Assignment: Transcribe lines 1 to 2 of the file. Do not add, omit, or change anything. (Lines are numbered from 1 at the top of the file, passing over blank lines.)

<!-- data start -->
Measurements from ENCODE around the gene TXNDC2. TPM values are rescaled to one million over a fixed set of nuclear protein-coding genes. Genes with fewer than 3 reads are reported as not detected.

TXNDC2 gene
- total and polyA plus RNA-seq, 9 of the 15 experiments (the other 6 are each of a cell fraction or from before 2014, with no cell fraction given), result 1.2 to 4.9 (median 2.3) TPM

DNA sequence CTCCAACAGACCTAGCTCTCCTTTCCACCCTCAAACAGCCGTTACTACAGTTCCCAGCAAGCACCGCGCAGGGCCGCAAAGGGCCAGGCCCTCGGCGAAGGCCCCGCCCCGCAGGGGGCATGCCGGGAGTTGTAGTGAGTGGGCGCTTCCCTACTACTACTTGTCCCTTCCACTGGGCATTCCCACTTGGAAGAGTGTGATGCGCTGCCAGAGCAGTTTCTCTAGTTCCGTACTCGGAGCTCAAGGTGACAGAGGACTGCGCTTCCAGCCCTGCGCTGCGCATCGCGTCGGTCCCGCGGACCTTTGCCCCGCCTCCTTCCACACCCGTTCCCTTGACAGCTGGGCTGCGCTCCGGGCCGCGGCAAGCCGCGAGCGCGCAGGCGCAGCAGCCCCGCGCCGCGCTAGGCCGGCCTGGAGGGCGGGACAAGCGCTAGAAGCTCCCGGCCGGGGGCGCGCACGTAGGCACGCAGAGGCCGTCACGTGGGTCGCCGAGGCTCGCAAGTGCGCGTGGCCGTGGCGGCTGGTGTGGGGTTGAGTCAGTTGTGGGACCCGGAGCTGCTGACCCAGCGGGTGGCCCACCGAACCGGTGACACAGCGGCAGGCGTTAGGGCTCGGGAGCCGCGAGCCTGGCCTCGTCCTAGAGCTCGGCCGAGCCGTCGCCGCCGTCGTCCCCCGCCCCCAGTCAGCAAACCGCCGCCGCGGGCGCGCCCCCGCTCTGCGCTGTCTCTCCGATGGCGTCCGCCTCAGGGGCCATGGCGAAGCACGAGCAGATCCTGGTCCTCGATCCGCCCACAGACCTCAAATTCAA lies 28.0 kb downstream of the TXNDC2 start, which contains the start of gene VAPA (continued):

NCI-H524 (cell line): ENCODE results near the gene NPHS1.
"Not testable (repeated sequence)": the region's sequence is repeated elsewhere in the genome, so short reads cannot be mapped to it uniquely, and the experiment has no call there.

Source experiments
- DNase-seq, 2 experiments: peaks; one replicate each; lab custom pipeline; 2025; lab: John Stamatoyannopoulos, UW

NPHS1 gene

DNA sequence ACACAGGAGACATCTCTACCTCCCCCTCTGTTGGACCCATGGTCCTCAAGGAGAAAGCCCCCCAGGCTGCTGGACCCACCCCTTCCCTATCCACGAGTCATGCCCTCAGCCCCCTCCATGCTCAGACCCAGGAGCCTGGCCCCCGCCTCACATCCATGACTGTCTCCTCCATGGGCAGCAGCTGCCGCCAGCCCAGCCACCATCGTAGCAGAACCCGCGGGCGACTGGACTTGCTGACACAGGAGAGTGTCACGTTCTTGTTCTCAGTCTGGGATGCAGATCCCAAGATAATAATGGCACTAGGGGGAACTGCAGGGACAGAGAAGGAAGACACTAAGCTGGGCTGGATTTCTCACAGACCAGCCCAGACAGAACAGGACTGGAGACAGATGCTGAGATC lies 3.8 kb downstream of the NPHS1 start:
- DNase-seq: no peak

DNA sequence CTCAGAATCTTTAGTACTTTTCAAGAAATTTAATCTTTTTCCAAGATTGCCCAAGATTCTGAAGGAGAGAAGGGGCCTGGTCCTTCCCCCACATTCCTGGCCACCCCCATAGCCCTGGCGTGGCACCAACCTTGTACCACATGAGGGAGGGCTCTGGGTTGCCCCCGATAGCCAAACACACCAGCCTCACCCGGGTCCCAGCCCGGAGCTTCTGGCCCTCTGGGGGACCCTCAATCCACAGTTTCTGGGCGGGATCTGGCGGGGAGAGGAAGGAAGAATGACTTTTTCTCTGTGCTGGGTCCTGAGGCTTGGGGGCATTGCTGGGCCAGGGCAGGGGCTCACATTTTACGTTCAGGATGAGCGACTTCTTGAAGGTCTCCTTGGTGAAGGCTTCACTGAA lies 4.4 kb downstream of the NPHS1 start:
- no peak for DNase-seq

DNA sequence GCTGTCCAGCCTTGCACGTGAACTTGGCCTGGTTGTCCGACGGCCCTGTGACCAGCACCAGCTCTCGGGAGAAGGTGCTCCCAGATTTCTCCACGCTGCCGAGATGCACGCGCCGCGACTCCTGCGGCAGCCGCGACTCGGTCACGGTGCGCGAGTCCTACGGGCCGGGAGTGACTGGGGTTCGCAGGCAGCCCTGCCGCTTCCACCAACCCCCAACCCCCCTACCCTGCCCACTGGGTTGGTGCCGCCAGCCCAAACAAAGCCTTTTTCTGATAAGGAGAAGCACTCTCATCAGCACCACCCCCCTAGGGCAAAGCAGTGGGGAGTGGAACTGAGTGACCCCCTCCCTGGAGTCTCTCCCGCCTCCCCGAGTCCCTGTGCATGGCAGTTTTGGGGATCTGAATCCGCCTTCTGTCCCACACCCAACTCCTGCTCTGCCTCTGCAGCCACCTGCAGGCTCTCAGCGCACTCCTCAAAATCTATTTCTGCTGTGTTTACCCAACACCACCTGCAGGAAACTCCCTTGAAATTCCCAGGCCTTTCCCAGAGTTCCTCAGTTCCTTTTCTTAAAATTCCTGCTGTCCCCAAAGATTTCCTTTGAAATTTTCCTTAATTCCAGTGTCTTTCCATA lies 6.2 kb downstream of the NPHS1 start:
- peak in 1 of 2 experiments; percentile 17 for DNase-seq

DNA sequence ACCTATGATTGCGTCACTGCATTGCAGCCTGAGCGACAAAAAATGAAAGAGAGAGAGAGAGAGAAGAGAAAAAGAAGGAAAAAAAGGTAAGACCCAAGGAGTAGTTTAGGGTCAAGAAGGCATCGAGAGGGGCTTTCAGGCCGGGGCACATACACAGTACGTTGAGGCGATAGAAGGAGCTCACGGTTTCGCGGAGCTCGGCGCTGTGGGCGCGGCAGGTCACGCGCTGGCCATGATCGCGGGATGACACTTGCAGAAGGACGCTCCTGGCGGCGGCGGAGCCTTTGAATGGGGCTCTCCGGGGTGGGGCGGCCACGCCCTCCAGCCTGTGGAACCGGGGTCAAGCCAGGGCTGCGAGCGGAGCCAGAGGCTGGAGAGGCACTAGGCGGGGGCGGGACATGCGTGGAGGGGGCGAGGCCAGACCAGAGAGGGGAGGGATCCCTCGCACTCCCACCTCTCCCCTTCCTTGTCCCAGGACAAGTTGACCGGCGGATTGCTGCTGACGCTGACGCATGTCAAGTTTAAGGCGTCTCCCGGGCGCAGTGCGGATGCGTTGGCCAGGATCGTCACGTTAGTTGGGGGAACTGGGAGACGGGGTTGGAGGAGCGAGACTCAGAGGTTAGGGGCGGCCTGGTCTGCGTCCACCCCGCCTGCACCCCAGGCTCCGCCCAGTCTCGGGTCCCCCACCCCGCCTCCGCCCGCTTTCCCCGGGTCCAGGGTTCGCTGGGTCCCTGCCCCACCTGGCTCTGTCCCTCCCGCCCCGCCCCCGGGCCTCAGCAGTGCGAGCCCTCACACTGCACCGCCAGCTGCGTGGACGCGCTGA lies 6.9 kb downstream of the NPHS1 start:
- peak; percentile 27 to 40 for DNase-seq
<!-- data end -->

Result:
Measurements from ENCODE around the gene TXNDC2. TPM values are rescaled to one million over a fixed set of nuclear protein-coding genes. Genes with fewer than 3 reads are reported as not detected.

TXNDC2 gene